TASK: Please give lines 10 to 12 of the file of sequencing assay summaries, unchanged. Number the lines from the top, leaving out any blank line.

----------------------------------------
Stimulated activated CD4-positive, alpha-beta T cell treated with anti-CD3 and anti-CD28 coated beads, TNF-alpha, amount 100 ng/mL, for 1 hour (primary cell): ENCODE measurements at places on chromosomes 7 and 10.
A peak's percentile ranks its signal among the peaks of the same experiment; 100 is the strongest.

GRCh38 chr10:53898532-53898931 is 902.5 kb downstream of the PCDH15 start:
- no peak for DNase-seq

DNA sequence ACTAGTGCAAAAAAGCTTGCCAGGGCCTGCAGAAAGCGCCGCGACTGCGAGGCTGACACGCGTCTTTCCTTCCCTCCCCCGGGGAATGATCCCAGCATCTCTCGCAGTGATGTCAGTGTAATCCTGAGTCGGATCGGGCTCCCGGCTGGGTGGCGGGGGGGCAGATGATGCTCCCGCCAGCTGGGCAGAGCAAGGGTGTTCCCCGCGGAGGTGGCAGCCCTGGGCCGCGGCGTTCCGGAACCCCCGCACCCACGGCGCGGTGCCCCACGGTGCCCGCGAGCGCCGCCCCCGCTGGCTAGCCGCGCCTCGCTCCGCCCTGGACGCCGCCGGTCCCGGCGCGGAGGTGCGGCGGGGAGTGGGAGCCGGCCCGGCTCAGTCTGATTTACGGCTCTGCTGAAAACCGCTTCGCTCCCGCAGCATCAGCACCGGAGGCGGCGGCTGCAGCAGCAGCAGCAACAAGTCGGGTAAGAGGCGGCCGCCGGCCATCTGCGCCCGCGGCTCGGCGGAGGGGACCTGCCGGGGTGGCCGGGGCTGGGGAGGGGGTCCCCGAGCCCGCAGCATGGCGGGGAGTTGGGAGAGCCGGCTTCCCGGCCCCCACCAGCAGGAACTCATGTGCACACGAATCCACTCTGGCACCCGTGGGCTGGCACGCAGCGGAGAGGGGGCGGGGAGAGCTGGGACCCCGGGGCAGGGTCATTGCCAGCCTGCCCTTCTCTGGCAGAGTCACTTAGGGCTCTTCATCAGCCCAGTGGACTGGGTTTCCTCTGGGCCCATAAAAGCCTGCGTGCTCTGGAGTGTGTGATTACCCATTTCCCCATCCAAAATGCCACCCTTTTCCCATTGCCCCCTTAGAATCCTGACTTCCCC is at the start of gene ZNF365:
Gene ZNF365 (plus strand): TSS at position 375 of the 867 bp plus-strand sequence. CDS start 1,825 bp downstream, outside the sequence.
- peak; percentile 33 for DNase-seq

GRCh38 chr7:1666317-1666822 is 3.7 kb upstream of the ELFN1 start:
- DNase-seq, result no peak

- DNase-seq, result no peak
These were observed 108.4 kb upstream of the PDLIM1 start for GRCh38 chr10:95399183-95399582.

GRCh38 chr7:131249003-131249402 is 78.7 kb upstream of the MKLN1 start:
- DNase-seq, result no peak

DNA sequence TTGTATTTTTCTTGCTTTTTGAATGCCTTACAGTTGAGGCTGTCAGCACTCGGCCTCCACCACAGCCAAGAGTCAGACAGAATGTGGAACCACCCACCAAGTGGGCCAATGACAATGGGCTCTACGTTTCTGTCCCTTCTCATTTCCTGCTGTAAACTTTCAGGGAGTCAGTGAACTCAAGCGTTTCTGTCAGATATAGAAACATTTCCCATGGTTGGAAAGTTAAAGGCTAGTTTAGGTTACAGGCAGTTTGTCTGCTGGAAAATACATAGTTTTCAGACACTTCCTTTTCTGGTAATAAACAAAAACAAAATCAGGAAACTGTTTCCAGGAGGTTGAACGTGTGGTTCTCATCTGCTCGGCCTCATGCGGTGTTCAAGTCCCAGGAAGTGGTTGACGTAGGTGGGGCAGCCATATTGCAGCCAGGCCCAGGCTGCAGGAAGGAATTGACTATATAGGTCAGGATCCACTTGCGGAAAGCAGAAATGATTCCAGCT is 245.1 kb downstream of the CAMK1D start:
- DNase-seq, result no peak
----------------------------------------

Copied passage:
- DNase-seq, result no peak
These were observed 108.4 kb upstream of the PDLIM1 start for GRCh38 chr10:95399183-95399582.

GRCh38 chr7:131249003-131249402 is 78.7 kb upstream of the MKLN1 start: